Tue, 10 Jun 2003

Clove farmers demand Rp 200b fund

M. Taufiqurrahman, The Jakarta Post, Jakarta

North Sulawesi clove growing representatives demanded on Monday that the government provide money to compensate for a potential loss from the plunge in the commodity price ahead of the harvest season.

North Sulawesi clove farmers solidarity forum vice chairman Ernest Weley said that Rp 200 billion (US$24 million) in interest-free loans would be adequate to cope with declining clove prices.

"Farmers in North Sulawesi are in dire need of funds to prepare themselves for the coming harvest period because they are already short of money," he told reporters after a hearing with the House of Representatives' Commission V for trade and industry.

He said the funds would be allocated to pay laborers, to buy new machines and to finance storage of the commodity.

Clove growers in North Sulawesi -- who account for 70 percent of the population in the province -- are facing a severe blow from the drop of the commodity price.

Currently the price stands at Rp 12,000 per kilogram and is still declining. In comparison, the price peaked at Rp 85,000 per kilogram in mid-2001.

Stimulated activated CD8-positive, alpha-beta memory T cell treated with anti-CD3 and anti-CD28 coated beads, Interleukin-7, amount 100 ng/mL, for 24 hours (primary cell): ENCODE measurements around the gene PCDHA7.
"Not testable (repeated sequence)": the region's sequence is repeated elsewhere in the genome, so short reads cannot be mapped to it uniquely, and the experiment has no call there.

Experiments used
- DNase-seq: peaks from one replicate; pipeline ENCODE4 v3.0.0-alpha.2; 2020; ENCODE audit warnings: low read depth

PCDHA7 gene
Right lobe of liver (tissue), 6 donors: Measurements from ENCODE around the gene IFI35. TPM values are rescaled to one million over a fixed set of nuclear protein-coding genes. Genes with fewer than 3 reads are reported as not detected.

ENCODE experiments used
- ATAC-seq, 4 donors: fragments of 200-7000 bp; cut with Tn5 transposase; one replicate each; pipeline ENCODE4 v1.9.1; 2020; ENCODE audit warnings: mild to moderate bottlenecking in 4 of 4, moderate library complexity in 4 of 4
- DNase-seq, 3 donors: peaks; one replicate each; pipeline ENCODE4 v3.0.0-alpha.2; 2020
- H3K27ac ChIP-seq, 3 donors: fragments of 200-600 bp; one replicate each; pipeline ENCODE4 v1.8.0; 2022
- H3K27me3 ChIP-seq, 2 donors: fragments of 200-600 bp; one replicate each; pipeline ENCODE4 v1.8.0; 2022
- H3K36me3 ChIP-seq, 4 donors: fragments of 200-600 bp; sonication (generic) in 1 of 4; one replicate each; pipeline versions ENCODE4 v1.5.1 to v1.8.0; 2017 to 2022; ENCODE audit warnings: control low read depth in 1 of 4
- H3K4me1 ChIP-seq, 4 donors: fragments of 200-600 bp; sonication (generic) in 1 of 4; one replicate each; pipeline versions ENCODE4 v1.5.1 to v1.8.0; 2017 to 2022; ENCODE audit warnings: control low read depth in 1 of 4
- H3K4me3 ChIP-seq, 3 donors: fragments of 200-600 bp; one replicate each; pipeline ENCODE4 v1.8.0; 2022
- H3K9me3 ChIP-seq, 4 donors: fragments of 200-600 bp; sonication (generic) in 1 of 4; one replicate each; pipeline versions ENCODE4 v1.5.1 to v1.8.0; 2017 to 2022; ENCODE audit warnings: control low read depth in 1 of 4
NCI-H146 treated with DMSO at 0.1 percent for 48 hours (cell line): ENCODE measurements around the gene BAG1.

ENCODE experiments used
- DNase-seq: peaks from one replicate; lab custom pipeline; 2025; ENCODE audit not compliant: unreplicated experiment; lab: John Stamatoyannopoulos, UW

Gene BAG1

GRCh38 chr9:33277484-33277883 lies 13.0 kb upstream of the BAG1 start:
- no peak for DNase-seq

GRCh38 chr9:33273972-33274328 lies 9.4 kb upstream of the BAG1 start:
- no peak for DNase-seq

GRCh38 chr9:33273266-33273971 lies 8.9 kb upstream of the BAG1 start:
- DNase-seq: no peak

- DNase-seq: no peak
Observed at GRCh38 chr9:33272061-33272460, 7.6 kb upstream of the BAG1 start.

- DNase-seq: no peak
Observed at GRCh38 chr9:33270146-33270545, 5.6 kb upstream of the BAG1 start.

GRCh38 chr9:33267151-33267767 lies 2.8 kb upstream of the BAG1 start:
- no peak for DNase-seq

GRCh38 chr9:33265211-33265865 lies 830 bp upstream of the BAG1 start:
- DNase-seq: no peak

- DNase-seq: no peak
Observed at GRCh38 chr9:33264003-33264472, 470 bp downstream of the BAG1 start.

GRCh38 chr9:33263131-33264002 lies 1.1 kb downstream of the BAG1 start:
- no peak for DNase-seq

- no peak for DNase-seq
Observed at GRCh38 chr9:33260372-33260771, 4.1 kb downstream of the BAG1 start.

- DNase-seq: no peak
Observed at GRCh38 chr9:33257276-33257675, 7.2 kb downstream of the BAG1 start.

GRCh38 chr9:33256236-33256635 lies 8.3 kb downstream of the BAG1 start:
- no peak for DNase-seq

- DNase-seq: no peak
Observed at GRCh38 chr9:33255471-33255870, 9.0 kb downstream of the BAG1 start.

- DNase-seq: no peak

North Sulawesi produces around 15,000 tons of cloves per annum, or 25 percent of the total national production of around 60,000 tons. Currently, the domestic demand for cloves -- mainly from cigarette manufacturers -- reaches 110,000 tons per year.

Ernest said that as the domestic market was still short of supply, it did not make any sense that the price had dropped to its current levels.

"We suspect that there are certain parties who have illegally imported cloves to close the gap between the demand and supply in the domestic market," he said, adding that imports of the commodity had been banned by a decree from the minister of trade and industry last year.

He also suspected that major cigarette manufacturers had used unfair practices by purchasing the cloves directly from farmers while the crops were still half-grown.

"To supply their own needs, cigarette manufacturers also grow the commodity on their own plantations. It has also contributed to the price decline," Ernest said.

He said farmers' welfare in Indonesia's northernmost province could further deteriorate in the wake of the harvest period, when there would be an abundant supply of cloves. He said the price could fall to Rp 10,000 per kilogram.